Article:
by Danny Staple

A common chore I find myself doing (and I imagine anyone who has built a few robots) is adapting code they’ve written to many different motor driver or main breakout boards.

The motor driver adaptor file tree so far

I am embarking on a few different and related pursuits - writing a new robotics book, building out the PiWars robot and building a few other robots. I often have a few different motor drivers and breakout boards I want to use, and I want to be able to use them interchangeably.

I’ve been working on a Python layer for a common interface to different breakout boards. I’ve based it on the GPIOZero robot interface - which is two motors set up as the main drive. This interface is fairly simple. It’s not got all the functions some robot board interfaces do, I am consider how to address capabilities like that.

I’ve also accompanied each with a Fabric based installation file too. This means they can be installed on a Raspberry Pi over SSH with a single command. This means that I can then write my robot code based on this layer. Each board also has notes, with links to their respective code and documentation that I consulted when writing the adaptor. I’ve also been getting my robotics student involved with writing adaptors for the motor board they are using, so they can learn this technique too.

See this code in my Piwars 2024 GitHub Repository.

Adapting the RedRobotics Redboard+

Last week I adapted the RedRobotics Redboard+ to it.

The RedRobotics Redboard+ on a SparkFun Shadow Chassis robot

This one was a bit tricky to adapt, as in theory it’s a phase + PWM pin motor type, which is one of the GPIOZero defaults. However, I ran into a few issues.

The first is that the RedBoard needs a somewhat higher voltage, so I used two 18650 3.7v batteries. When freshly charged, they output 4.2v each, so it was running on 8.4v. This is a bit higher than the 6v the motors I was using (DFRobot FIT0450 motors) liked, so they were running a bit fast, and I definitely got burning carbon smells. i had to tone the PWM down a lot. So it’s worth noting that the Redboard+ is more suitable for larger motors with a higher voltage. Note that the DFRobot FIT0450 motors are rated at 3-7.5v, so this was a bit high.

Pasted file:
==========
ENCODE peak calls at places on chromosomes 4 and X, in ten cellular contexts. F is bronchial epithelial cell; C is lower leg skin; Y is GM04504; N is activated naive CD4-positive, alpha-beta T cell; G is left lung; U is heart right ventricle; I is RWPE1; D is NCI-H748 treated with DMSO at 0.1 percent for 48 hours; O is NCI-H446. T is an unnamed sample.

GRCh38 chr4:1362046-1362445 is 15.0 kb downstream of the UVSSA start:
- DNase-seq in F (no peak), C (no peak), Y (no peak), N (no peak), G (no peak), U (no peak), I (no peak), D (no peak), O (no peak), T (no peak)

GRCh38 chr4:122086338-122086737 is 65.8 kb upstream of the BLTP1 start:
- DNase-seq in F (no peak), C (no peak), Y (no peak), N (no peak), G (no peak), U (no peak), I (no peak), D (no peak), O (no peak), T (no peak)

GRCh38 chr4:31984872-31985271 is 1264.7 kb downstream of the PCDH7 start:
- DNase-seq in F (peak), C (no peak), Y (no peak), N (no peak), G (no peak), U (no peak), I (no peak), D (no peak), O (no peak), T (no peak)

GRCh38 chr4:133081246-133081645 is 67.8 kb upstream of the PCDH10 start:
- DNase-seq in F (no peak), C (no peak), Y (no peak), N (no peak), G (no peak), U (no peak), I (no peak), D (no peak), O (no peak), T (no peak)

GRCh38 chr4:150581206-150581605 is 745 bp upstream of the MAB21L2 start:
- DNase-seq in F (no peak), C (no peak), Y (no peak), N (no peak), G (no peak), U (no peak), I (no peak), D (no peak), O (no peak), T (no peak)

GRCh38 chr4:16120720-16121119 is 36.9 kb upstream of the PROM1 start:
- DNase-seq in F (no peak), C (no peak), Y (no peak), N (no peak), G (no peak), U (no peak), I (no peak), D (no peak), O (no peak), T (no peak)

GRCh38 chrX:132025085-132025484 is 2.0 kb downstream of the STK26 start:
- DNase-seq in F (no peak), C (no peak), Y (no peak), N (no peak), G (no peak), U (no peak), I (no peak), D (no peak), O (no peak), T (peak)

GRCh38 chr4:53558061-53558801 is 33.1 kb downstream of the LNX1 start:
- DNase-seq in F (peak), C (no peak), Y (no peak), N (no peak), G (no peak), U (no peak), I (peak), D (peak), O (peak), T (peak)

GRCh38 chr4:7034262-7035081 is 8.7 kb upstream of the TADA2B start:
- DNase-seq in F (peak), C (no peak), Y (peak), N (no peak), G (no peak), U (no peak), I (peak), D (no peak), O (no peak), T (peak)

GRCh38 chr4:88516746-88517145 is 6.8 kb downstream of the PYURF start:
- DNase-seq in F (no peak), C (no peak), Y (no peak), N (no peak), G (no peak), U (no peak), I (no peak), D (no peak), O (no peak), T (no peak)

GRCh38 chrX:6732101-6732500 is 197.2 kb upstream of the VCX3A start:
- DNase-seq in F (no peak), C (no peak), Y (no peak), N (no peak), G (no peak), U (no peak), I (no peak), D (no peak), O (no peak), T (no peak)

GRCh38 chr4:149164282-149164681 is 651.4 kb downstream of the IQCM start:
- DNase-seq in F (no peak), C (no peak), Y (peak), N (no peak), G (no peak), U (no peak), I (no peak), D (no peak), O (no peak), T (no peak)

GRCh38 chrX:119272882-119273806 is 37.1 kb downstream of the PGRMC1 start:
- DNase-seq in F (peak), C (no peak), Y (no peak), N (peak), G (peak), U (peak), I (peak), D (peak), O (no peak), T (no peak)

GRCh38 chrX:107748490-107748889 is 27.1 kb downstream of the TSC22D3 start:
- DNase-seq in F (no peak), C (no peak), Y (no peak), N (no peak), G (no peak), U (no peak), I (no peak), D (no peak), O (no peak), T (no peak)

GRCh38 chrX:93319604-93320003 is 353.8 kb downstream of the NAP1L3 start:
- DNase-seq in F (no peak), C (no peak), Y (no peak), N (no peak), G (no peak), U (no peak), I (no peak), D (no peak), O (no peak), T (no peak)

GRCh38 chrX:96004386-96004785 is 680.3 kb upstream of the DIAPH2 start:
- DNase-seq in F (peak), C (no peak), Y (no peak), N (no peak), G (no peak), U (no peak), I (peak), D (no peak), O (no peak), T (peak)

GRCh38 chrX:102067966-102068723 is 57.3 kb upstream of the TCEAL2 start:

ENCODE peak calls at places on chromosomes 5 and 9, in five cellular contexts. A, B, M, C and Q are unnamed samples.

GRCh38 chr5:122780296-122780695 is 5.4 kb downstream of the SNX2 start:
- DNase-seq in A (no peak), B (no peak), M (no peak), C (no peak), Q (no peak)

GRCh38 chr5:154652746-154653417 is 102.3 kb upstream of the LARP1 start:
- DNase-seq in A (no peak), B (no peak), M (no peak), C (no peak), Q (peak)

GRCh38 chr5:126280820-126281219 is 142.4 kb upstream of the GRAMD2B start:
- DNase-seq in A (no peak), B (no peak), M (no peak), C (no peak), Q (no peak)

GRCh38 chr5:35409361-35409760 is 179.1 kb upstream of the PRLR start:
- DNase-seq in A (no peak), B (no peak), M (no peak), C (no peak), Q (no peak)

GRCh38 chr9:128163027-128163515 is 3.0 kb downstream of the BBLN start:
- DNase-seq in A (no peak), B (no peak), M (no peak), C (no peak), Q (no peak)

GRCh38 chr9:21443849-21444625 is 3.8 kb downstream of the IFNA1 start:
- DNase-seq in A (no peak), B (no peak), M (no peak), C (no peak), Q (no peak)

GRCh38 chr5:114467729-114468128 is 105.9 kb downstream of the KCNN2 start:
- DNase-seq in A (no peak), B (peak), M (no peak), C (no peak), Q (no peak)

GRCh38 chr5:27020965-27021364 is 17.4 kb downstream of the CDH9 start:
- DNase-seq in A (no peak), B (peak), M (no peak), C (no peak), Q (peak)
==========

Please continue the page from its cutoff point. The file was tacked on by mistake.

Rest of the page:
My test code was setting a speed value in each call, however, this problem led me to quickly setting an overall speed for the test, with the redboard being a 0.4! This might be an additional property to add to my library, an overall scaling factor.

Next - motors were going the wrong way. With some boards, you’d swap the motor pins in software, but if using the Phase/PWM pins, this doesn’t make sense. So I needed to swap output wires.

The test code I use, does a turn left, turn right, forward, backward sequence with stops. The left/right instructions, based on the GPIOzero interface, do a rotation on the spot, turning both motors. So if one is incorrectly wired, it will go forward instead.

This lead to much confusion with me swapping wires, that is - swapping which was left/right (in code) and swapping which way up the motor leads went in. In hindsight, this would be less confusing if I just tested each motor in isolation, before driving both any which way.

My Piwars 2024 robot has larger 12v motors, so this might be a perfect board for that.

Boards currently supported

I’ve currently got the following boards supported and tested:

  • RedRobotics Redboard+
  • Gravity TB6612FNG plugged into a Gravity IO Expansion board
  • Pimoroni Inventor Hat

I’ve not yet fully tested:

  • Adafruit Stepper Motor Hat
  • Adafruit Cricket

Although there’s code to try them. We ran into difficulty with the Cricket with i2c connectivity issues, so I need to revisit that.

I want to make this a fair collection of motor boards, including the PiConZero, and the Explorer Hat Pro.

motor driver comparison

  • The Redboard+, because it uses a higher voltage, makes tt-motors really quick, but smelt like burning.
  • The Adafruit Cricket - a bit fussy about power. Not sure if you an route the 5v output back into it’s input.
  • The Inventor hat mini - once past the motor connector faff, it’s easy to swap motors, and works nicely over i2c - first time. LED’s mean you gotta run that code with sudo though.
  • DFRobot gravity - too many wires, but very flexible. Works easily - can be the L298n breakout.
  • Adafruit stepper hat - does nearly everything, if you solder for it.
  • PiConZero - still one of my favourite boards, with the one shortcoming that it doesn’t expose i2c pins and covers access to them on the Pi.
  • Generic stepper hats - look, they do a lot, and work. However, they are inconsistent at best, making them a good choice if you get hold of one that matches the spec.